Nov 27, 2017 - New Zealanders increasingly think we're moving to a cashless society. So why has the amount of cash held in New Zealand more than trebled in the last 20 years? Lynn Grieveson looks at whether criminals, tradies or abusers of migrant workers are responsible. Half of New Zealanders think that we won't be using cash in ten years' time, and over two-thirds rarely carry cash now, yet new research shows that the amount of cash in circulation has grown over the past decade, outpacing the growth in GDP.
The Federal Research Bank of San Francisco released research last week into cash use around the world.
After looking at the amount of cash in circulation in 42 economies including New Zealand, the Bank found that in nearly every country the amount of cash being held grew as fast or faster than GDP over the past ten years.
In New Zealand, the amount of cash in circulation rose by 76 percent over the past decade, while GDP only rose by 54 percent - a 21.5 percentage point difference. Over the same period, the average household wage grew only 42 percent.
This increase in cash in circulation gave us a ranking of 27th in the list of 42 countries, which was topped by troubled economies such as Argentina (where the rise in cash in circulation was 769 percent more than the rise in GDP), the Sudan (454.5 percent) the Ukraine (368.2 percent) and Afghanistan (206 percent).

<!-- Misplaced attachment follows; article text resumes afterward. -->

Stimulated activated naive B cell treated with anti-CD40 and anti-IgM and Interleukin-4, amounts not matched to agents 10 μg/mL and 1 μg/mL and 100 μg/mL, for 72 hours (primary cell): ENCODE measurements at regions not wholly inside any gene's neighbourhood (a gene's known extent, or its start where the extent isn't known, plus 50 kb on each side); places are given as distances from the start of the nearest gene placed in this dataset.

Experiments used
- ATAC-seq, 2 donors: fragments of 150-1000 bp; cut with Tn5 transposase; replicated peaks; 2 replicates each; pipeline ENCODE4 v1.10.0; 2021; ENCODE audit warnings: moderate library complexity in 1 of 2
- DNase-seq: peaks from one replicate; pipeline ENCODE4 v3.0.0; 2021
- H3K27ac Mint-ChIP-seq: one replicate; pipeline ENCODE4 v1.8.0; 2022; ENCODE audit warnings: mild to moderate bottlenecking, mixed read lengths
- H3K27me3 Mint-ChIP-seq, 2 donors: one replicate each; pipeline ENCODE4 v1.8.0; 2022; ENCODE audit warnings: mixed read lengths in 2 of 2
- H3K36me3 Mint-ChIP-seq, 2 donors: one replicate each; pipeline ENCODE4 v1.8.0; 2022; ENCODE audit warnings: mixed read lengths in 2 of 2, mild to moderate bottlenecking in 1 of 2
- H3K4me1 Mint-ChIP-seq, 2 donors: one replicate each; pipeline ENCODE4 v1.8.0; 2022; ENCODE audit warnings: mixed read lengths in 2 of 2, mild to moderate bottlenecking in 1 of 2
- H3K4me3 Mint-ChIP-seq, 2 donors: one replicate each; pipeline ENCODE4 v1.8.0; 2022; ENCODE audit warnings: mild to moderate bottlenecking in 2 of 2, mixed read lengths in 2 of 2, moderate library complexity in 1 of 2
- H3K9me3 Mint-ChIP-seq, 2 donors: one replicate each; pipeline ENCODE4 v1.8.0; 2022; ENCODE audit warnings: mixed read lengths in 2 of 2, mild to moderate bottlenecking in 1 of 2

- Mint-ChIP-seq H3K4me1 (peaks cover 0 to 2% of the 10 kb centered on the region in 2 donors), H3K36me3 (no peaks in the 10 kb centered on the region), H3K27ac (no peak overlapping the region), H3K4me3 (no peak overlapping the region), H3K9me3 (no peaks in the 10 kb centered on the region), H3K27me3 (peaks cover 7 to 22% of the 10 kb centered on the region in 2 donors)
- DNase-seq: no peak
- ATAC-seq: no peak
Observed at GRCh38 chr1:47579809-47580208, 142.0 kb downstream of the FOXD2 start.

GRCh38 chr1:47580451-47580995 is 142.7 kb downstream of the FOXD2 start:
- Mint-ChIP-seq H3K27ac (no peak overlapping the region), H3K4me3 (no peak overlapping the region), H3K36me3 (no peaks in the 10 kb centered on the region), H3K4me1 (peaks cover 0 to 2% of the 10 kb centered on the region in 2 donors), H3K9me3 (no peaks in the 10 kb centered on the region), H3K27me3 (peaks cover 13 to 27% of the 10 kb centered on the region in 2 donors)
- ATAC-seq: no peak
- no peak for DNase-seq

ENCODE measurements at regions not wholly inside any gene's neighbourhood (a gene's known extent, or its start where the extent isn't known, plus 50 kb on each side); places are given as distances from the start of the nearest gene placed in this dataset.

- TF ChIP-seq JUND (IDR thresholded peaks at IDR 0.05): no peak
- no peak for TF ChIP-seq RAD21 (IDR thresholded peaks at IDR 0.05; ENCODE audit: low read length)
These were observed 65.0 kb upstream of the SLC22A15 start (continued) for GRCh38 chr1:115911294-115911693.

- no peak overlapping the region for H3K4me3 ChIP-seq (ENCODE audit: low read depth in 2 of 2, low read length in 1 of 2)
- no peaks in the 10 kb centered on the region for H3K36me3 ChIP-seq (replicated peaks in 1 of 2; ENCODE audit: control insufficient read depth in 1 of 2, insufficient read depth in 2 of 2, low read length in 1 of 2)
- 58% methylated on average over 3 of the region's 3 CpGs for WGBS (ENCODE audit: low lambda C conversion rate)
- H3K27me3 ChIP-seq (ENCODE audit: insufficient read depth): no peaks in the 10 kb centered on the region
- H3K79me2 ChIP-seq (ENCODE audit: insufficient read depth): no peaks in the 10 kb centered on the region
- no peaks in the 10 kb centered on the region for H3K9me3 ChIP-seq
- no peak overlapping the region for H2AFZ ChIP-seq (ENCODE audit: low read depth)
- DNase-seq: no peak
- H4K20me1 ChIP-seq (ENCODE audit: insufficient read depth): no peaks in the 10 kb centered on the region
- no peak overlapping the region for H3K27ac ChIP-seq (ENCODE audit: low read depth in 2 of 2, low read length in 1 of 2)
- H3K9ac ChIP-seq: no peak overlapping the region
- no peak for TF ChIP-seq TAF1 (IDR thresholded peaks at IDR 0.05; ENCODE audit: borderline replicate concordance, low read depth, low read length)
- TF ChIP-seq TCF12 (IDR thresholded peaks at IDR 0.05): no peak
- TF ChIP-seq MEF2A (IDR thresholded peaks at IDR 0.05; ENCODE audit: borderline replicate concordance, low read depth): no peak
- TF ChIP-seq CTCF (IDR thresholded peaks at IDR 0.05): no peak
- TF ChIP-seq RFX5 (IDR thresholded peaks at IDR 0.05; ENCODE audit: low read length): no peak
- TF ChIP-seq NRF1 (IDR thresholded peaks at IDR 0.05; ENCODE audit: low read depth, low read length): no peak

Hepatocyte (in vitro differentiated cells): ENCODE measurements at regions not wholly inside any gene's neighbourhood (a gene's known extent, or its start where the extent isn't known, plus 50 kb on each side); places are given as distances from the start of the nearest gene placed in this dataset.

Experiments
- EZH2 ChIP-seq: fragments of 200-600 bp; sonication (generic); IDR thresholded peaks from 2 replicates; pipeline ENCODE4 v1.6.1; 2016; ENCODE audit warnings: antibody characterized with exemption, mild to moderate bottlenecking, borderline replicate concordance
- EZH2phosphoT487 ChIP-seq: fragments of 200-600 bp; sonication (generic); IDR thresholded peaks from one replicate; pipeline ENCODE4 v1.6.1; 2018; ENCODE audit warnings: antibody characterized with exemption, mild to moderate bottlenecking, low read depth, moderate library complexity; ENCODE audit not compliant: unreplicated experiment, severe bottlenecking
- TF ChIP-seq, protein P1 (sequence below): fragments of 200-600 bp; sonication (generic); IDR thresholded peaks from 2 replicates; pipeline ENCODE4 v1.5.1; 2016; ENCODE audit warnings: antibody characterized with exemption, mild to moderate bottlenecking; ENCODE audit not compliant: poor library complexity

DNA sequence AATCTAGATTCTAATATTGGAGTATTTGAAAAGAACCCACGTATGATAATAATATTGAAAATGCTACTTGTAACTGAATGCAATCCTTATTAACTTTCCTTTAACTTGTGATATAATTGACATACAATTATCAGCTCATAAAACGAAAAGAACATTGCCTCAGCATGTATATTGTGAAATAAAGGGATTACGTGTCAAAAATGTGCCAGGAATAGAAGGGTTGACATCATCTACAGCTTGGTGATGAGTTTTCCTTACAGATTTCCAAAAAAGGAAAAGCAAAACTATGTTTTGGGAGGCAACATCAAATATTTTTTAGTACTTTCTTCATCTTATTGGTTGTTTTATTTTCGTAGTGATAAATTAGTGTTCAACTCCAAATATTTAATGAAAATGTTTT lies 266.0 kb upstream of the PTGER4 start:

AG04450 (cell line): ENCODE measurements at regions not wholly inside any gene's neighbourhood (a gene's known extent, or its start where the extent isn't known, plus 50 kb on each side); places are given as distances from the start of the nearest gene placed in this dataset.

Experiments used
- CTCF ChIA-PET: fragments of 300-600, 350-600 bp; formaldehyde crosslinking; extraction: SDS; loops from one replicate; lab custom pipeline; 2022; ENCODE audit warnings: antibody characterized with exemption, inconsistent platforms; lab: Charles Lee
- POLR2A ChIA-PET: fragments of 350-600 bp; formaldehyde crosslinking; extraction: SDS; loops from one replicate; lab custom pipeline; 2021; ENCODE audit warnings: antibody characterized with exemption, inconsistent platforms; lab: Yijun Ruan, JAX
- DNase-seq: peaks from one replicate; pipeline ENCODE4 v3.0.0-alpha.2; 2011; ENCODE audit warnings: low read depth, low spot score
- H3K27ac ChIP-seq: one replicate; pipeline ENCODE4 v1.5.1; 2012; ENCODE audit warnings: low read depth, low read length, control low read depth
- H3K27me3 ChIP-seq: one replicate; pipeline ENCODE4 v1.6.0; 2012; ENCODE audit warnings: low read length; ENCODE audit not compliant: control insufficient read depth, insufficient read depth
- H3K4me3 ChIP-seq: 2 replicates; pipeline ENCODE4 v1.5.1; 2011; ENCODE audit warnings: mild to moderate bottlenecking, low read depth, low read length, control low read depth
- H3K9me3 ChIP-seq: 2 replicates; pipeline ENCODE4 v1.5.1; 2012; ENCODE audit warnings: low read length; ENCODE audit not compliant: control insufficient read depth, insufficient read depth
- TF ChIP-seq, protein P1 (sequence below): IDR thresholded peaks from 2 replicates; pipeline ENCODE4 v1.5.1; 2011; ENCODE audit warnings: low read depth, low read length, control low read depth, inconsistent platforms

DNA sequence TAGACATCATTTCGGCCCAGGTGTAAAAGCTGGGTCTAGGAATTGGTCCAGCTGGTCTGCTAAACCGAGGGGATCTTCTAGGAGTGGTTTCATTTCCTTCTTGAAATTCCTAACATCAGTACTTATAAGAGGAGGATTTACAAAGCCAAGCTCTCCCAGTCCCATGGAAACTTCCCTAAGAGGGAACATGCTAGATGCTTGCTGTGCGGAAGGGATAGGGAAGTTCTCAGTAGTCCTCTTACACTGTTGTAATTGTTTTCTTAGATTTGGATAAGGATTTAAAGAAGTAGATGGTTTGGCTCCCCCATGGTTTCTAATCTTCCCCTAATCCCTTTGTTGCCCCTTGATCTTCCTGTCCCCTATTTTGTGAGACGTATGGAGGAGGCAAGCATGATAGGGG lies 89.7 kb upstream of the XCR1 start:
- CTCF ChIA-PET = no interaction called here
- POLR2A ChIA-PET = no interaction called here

The two outliers in the survey were Norway and Sweden, where cash use is declining.
Why so much cash?
The Bank had some theories for the results, which it conceded "may come as a surprise" given technological innovations in the payments sector and a widely-held view that cash is nearly dead.
In countries in economic and political turmoil it clearly makes sense to have a store of cash. But the Bank suggested that the low interest rates in many countries since the global financial crisis may also be factor, as people worry less about the interest they are losing out on by keeping a stash of cash that could otherwise be in a savings account or investment.
New currency designs, as we have had in New Zealand, can also bump up the amount of cash in circulation.
But it seems unlikely to be a major factor, and the statistics show fewer people carrying cash and ATM use falling. ATM use fell 22 percent in Australia over the past five years, even as the amount of cash in circulation there rose 17.7 percent faster than the rate of GDP growth.
Continue to read the full article by Lynn Grieveson on Neewsroom here || November 27, 2017 |||